As a family, we’ve been roadschooling and learning through experiences since 2016. We’ve traveled from the east coast to the west coast and back again. We’ve visited or stayed in over 30 states so far, taking our home and homeschool with us.
We learn through real-life experiences whenever possible. With one of our particular dreams being to see as many National Parks as possible with our kids before they grow up.
Our educational philosophy has always been that our kids will most definitely learn more from a hike through the woods than from any test.
And, because of that, we have tried to make their school a wide place full of experiences, adventures, and new things to learn through seeing it with their own eyes.
Roadschooling & Lifeschooling Roots
I remember in third grade, my father had hurt his hand at work and had to take time off. So, my parents planned a month long trip across the country.
We visited family and friends, watched a balloon festival in the desert, stopped at the Grand Canyon, went to Disneyland, picked avocados from my great grandmother’s backyard trees.
And, one thing I remember about that trip was my mother talking about our school’s opinion of our plans.
They didn’t like that we were going to miss time from school. After all, in their opinion, it was just a vacation. And, though my mother was worried about the school’s objections we went anyway.
But, it was unsettling the way my elementary school made my mother question the confidence she had in what we might see and learn during that trip. And even then, I knew better. I knew that my sister and I were learning on that trip. Experiencing things that couldn’t be experienced in our classrooms.
In fact, I still remember learning all about the extremes of Death Valley, California and writing about it in the journal I kept during our trip. A journal that I kept of my own volition because I was excited about what I was seeing and experiencing.
I remember reading that journal to my entire class when I returned, sharing my new experiences and a new part of the world with my Vermont classmates. Most of whom hadn’t been across the country.
Roadschooling is Lifeschooling
I have known deep inside me from that young age that children don’t only learn in a classroom sitting at a desk. They learn climbing trees, hiking in national parks, meeting people from different places. Immersing themselves in new experiences and cultures.
Although it wasn’t the catalyst that I felt started our homeschooling journey, I suppose even back then God was planting the seeds for our roadschooling adventures in my 8-year old mind.
Our Roadschooling is lifeschooling because it is the ultimate way of giving my children experiences. Experiences where they can learn about themselves. Who they are, what they’re passionate about, how they are a part of God’s plan and their unique role in it.
And, through the experiences my children have had I’ve seen God at work. I’ve seen these experiences start to shape who they will become. And, the unique ways God is going to use them in the world.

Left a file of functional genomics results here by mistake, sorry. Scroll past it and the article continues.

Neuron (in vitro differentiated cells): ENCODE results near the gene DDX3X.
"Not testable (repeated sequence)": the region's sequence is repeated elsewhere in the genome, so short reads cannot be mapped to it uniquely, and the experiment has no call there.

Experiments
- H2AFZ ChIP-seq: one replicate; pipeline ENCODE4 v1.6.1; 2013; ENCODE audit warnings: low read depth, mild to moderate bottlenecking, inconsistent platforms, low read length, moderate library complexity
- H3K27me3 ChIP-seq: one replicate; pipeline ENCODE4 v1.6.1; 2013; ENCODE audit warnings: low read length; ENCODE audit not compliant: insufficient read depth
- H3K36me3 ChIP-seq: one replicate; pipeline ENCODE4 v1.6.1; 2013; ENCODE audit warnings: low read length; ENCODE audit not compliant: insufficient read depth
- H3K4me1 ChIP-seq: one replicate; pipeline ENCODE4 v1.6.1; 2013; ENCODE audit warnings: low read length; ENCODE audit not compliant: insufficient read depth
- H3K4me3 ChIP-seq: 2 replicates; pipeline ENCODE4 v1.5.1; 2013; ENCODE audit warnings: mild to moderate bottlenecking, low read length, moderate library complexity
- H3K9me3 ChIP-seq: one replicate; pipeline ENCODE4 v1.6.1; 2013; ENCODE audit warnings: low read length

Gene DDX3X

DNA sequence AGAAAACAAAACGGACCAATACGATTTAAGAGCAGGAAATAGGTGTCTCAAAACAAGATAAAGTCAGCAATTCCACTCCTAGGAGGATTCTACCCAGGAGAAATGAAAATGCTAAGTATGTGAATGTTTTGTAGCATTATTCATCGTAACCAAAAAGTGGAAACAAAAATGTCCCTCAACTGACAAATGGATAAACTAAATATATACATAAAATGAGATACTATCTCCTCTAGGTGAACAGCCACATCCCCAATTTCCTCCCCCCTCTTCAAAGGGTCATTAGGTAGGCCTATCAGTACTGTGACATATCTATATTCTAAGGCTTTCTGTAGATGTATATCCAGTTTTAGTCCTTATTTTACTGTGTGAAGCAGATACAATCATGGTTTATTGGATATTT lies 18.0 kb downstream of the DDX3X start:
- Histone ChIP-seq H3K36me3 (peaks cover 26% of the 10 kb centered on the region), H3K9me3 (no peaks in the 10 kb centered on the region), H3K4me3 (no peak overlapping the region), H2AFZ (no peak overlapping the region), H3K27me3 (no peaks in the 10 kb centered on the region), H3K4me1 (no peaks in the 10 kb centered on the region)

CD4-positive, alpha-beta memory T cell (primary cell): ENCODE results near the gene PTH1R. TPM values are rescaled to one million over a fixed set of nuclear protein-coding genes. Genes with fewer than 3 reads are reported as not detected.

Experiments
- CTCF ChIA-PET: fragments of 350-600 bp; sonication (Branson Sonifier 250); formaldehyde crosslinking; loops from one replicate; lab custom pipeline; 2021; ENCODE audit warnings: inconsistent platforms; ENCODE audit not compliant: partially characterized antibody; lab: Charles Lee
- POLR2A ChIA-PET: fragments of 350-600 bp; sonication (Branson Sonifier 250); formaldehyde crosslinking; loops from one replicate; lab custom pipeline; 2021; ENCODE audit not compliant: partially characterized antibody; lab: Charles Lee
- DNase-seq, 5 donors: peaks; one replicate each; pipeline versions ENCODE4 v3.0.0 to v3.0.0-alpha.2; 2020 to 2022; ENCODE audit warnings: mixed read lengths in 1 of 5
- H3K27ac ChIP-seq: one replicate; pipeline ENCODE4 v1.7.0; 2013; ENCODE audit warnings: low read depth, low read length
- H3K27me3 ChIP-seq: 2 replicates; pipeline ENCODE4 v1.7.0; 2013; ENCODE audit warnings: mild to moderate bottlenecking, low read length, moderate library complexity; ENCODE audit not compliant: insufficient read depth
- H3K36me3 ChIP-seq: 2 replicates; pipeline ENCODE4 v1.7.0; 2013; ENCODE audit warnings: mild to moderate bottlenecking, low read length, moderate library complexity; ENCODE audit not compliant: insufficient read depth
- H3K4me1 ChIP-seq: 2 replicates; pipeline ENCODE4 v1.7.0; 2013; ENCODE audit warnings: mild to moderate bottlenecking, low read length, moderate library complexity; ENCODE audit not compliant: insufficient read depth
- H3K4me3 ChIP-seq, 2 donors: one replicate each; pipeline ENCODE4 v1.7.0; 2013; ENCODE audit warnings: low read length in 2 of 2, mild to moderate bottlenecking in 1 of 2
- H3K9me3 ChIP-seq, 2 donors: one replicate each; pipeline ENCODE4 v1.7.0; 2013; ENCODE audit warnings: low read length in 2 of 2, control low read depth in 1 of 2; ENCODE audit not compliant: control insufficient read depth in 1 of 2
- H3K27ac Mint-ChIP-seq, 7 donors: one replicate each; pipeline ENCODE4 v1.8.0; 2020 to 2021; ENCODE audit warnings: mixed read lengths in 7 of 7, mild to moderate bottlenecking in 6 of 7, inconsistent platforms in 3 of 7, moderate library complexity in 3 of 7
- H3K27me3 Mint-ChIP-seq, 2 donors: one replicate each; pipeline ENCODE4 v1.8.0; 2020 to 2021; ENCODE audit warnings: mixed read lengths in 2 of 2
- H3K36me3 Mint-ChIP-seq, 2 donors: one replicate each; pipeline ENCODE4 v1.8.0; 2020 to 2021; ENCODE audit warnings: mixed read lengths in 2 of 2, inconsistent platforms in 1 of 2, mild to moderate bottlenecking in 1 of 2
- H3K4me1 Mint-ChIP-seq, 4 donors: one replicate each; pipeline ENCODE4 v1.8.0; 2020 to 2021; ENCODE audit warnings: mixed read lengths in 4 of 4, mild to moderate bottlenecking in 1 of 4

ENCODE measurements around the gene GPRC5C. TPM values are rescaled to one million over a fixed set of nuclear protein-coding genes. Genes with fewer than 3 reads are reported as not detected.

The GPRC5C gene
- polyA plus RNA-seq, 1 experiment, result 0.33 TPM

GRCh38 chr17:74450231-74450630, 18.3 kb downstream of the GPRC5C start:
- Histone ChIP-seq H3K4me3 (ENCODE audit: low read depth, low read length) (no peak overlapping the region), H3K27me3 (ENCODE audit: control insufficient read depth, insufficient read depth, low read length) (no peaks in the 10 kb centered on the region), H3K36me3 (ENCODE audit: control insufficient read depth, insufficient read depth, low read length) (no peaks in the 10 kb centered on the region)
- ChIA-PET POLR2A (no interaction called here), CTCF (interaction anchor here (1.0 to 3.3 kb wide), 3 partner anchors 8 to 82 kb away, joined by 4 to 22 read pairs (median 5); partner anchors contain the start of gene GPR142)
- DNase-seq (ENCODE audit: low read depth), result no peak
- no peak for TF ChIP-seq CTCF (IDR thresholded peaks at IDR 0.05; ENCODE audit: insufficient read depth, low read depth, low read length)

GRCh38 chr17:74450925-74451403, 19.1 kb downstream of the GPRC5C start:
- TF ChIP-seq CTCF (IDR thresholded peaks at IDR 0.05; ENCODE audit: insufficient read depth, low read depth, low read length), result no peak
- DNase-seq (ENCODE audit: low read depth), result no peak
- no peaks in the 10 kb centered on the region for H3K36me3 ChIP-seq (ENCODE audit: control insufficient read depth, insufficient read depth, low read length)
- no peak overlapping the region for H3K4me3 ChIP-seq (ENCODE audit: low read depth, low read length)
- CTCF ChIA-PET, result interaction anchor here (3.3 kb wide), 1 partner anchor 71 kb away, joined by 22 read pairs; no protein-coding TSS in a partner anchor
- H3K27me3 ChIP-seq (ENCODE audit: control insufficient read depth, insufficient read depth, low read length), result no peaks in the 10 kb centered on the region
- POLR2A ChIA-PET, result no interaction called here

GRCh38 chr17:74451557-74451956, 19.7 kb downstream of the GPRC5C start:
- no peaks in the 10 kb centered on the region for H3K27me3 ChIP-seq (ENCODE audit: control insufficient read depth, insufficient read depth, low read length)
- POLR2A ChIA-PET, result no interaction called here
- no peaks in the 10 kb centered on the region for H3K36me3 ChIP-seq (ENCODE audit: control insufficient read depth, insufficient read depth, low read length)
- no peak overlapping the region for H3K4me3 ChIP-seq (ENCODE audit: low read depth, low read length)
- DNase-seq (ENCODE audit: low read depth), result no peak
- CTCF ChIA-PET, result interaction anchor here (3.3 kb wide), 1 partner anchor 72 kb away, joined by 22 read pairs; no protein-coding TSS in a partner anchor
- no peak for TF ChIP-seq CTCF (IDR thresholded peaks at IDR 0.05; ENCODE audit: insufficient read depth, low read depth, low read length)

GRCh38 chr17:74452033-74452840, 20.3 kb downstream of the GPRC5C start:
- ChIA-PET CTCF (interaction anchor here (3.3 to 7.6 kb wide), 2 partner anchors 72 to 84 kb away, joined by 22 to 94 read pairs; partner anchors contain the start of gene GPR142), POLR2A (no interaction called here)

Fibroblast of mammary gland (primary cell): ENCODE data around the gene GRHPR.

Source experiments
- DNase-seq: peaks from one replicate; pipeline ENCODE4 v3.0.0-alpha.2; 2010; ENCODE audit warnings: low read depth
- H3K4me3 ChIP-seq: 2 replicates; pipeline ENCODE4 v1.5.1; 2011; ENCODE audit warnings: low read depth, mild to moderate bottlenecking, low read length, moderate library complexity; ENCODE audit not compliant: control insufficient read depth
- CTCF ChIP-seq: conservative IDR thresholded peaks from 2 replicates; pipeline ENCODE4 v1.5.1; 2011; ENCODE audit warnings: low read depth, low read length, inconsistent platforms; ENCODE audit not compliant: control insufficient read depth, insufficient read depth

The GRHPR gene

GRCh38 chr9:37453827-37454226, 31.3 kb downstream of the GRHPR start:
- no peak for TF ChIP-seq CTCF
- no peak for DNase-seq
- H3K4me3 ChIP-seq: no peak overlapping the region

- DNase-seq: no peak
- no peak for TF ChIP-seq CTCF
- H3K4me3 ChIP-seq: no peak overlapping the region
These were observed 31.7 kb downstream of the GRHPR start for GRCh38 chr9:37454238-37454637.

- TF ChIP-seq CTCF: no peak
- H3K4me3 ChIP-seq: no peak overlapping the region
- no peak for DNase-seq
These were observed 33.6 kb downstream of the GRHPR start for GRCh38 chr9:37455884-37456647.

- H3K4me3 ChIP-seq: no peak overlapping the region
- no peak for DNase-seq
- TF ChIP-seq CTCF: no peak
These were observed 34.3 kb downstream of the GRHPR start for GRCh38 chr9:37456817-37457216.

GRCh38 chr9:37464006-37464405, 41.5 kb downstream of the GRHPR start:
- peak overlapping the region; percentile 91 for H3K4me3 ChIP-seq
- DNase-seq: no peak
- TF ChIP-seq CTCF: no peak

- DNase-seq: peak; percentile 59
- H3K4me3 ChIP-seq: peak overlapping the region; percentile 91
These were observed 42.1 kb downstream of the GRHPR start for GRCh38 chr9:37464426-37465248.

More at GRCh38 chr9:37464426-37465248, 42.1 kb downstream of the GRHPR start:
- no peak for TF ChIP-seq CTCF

My Son’s Experience
In my son, I’ve seen a humbling. A wisdom that only comes from experiences.
One of the most memorable experiences for him during our time roadschooling was our visit to the Grand Canyon. He was 10 when we visited and he kept saying the same thing over and over.
“I will never forget this.”
Staring into that beautiful piece of our planet he was realizing how special it was that he was able to see it. And, I believe he caught a glimpse of who God is and his place in the world. When he looks back now he tells me,
“I felt small.”
Right now, my son has dreams of being a photographer. A national geographic photographer. He wants to go out into the world and experience more of God’s creation. Experience it and take snapshots of more amazing things God has made. Contemplate the world and its beauty and how he can best share it.
He has had the opportunity to take photos deep inside the ground at Mammoth Cave National Park, of baby sea turtles hatching at Padre Island National Seashore, of San Francisco Bay standing on the Marin Headlands. and so many other places.
And, I can’t help but wonder, if his world had been smaller if he’d seen and experienced less if he might not have discovered the world in the same way and maybe not been drawn to share his realization of its beauty.
My Daughter’s Experience
In my daughter, I’ve seen an awakening of the joy she gets in loving others.
She’s only seven, but it seems obvious to my husband and me that her purpose in this world is about her love for people.
She has an amazing gift of loving complete strangers.
It doesn’t matter if they’re eight or eighty-eight she treats everyone the same. She is overjoyed to see them, talk to them, and share some life with them. It is a God-given gift that she gets to put to use over and over as we meet new people during our travels.
She always seems to say just the right thing to each person she stops to talk to. It’s like her heart is a compass for people who are lonely or sad and need a word of encouragement.
I don’t know how many times she’s walked up to an elderly woman in the grocery store and given her a hug and complimented her on her earrings or hair. And, I’ll watch in amazement as these women are overcome with emotion and tenderness for my sweet daughter.
She does the same thing on every new playground we visit, finding a child who looks lonely or is playing by themselves.
I am astounded at the way God puts people in her path, the ones who need her. And, it is beautiful to watch.
And, I am so glad that through roadschooling we are able to make her world a little bigger.